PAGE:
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Saturday, November 12, 2016

Another Fabrication Resurfaces

“HAS this serious allegation of involvement of Malaysian politicians with the Abu Sayyaf kidnappers been investigated?” Dr Anthony Tibok, a Parti Cinta Sabah (PCS) politician, WhatsApped me in a Sabah Politics group on Sunday.

“Is this what Nur Misuari is talking about on the involvement of Malaysian leaders in kidnap-for-ransom by Abu Sayyaf, Tuan Philip Golingai?”

The opposition politician attached a photograph of a 2007 blog report that Sabah Barisan National politicians hosted Abu Sayyaf leaders such as Ghalib Andang @ Commander Robot, Mujib Susukan and Radulan Sahiron at a five-star hotel in Kota Kinabalu a week before 21 people – nine Malaysians, 10 European tourists and two Filipino workers – were kidnapped from Sipadan island on April 23, 2000.

“Tuan Dr Anthony, that story is a lie,” I replied.

“Are you sure that the story is a lie, Tuan Philip Golingai?” wrote Tibok, a PCS supreme council member.

“I’m very sure. The details do not match,” I replied.

The 2007 report had gone viral in Sabah on Nov 3 after Moro National Liberation Front (MNLF) leader Misuari blamed Malaysia for the Sipadan kidnappings in 2000.

Several Sabahans WhatsApped me to get my take on the report, probably because they know that I had spent six months covering the Sipadan hostage crisis in Zamboanga City and Jolo island. I was privy to certain information.

“Which details did not match?” Tibok asked.

“For example, Datuk Sairin Karno (an Umno politician who is now Liawan assemblyman) has been accused of being at the Hyatt hotel meeting. The first time Sairin was involved in the Sipadan hostage crisis was weeks after the kidnapping,” I wrote.

“He headed to Zamboanga City (a Mindanao city which is a gateway to Jolo island, where the hostages were held) via ferry from Sandakan. I was on the ferry. If Sairin really met Radulan, Robot and Mujib in Hyatt, he would not have been fearful of his task, to go to the jungle of Jolo to double check the negotiations.”

“Did you spend time with Commander Robot, Philip Golingai sir?” Tibok messaged.

His question reminded me of my two encounters with Abu Sayyaf leaders Robot and Mujib in Jolo island.

Here’s what I wrote in The Star in June 2000: “Returning (from meeting the Malaysian hostages), we stopped to talk to Robot and Mujib at the Bandang Elementary School (in Talipao).

“Sitting on a school chair with a table at a stage in front of a field, Robot was fiddling with M-16 bullets from a cartridge. From the other side of the school, Mujib walked towards the stage.”

In a brief interview, Robot echoed what he had told me when I met him with the hostages on May 25 in Patikul. He said the reason for the kidnapping was to highlight the plight of the Bangsamoro on the world stage.

Robot, who spoke in Malay, also told me that he worked as an usher in (the now demolished) Cathay cinema in Kota Kinabalu. It was difficult to talk to Mujib as he could barely speak Malay.

The blog report also alleged that on July 15, 2000, three Malaysian politicians flew into Zamboanga City on a Sabah Air flight. Inside the plane was US$3mil (RM12.88mil) in 100 dollar notes. The three million dollars, the report alleged, disappeared at the airport.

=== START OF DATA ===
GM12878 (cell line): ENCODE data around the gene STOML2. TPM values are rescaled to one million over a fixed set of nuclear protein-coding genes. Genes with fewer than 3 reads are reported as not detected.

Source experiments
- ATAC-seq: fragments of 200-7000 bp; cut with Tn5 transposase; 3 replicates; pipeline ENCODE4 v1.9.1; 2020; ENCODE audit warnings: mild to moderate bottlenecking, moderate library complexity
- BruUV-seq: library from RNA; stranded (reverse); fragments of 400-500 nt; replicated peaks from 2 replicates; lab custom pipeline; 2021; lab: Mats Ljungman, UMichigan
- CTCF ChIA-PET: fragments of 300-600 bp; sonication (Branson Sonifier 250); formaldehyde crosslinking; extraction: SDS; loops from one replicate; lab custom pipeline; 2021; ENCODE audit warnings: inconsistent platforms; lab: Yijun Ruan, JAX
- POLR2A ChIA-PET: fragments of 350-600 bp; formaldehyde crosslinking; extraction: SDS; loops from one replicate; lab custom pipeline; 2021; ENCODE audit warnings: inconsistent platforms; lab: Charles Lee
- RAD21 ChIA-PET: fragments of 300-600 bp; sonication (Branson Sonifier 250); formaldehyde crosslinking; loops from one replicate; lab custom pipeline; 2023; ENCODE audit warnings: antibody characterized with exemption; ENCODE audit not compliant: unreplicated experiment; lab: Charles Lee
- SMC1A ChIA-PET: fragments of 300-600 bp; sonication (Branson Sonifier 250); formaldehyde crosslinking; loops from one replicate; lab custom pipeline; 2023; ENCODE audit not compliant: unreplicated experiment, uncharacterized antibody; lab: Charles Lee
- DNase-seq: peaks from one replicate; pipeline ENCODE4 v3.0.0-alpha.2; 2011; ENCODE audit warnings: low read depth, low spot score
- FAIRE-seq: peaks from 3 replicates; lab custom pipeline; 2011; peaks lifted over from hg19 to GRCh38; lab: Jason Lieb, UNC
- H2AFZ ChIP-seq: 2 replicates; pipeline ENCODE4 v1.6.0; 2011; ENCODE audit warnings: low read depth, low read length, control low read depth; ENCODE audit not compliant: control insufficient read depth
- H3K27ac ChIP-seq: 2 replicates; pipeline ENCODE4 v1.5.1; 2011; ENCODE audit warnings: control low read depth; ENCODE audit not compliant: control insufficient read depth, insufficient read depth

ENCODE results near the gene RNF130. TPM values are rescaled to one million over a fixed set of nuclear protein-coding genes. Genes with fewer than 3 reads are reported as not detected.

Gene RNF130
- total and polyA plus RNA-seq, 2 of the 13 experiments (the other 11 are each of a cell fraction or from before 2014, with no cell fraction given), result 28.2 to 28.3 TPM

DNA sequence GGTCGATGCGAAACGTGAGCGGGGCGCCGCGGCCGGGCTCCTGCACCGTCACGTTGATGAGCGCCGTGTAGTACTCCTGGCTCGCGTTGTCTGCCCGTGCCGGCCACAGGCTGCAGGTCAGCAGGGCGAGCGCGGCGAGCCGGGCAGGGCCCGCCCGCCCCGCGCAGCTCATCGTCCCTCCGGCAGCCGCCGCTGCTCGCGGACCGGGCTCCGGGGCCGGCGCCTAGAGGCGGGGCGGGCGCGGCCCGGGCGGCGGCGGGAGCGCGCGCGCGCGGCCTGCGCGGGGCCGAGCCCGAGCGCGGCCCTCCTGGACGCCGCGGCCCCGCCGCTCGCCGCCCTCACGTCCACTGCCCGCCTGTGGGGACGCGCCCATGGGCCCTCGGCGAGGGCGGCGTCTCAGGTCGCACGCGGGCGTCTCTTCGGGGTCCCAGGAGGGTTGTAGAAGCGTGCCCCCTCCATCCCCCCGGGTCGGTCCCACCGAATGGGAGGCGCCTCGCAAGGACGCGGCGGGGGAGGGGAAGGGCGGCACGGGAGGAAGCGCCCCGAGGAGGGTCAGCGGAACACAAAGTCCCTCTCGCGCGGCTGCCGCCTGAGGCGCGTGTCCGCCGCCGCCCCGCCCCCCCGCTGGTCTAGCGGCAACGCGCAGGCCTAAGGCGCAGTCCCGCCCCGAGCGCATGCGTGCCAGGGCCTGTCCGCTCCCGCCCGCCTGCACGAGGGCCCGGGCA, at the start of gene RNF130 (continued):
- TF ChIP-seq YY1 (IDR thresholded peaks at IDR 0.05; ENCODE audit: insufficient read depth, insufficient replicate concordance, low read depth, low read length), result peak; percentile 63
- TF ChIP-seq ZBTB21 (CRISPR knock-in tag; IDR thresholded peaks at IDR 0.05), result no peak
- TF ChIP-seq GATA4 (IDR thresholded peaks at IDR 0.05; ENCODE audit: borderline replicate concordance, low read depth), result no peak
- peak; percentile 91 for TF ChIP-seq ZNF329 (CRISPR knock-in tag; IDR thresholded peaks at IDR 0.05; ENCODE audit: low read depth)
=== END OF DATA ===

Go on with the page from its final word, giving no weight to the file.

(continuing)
Two days later, it reported, a Sabah Air flight took off from Kota Kinabalu airport with another US$3mil in cash and on arrival in Zamboanga City the money was handed over to Filipino generals.

From my understanding, ransom money was not brought in via plane. The Malaysian negotiation team had a “rivalry” with the Philippines/Libya negotiation team. And they knew that when a private plane from Sabah landed in Zamboanga City, security forces would take control of the plane to look for ransom money.

Another Sabahan WhatsApped me on the Sipadan kidnapping. He attached a photograph of a letter dated July 26, 2001, from Filipino Jamil Hassan asking for money from former Sabah chief minister Datuk Yong Teck Lee.

I asked Yong, Sabah Progressive Party president, about the letter.

“He did ask for some medical assistance. Not sure if this letter was sent to me. Malaysia does owe him gratitude for his help in the rescue of the Malaysian hostages,” Yong said.

“The letter confirms the role that we played in the RELEASE of the hostages. Jamil risked his life for Malaysians and as a result lost his job. He applied for Malaysian permanent residency but was rejected.”

Yong got involved in the negotiation for the release of the Malaysians because some of the families of the hostages had asked him for help and the “Government (PM) at the time wanted to explore non-official (some called it “back channel”) ways to seek the release of the hostages”.

“Remember it was the first ever such cross-border kidnap for ransom at the time. Unlike now, that was the first,” he added.

I was close to the late James (like some Filipino Muslims, Jamil had a Western name). We spent a fair amount of time in Zamboanga City discussing his efforts to release the Malaysian hostages.

Here’s what I wrote in The Star: “When Jamil saw the four hostages, he cried as releasing the hostages was one of the greatest achievements in his life.”

“There are people in Zamboanga and in Jolo who said adverse things about me. They said who is Jamil Hassan? Jamil is just an ordinary guy, how can he convince the Abu Sayyaf?” he told me.

The blog report, according to Yong, is “fiction based on guess work after reading bits and pieces in newsprint”.

I agree. I was there and I wrote some of the Sipadan stories that appeared in newsprint.

- One Man's Meat by Philip Golingai

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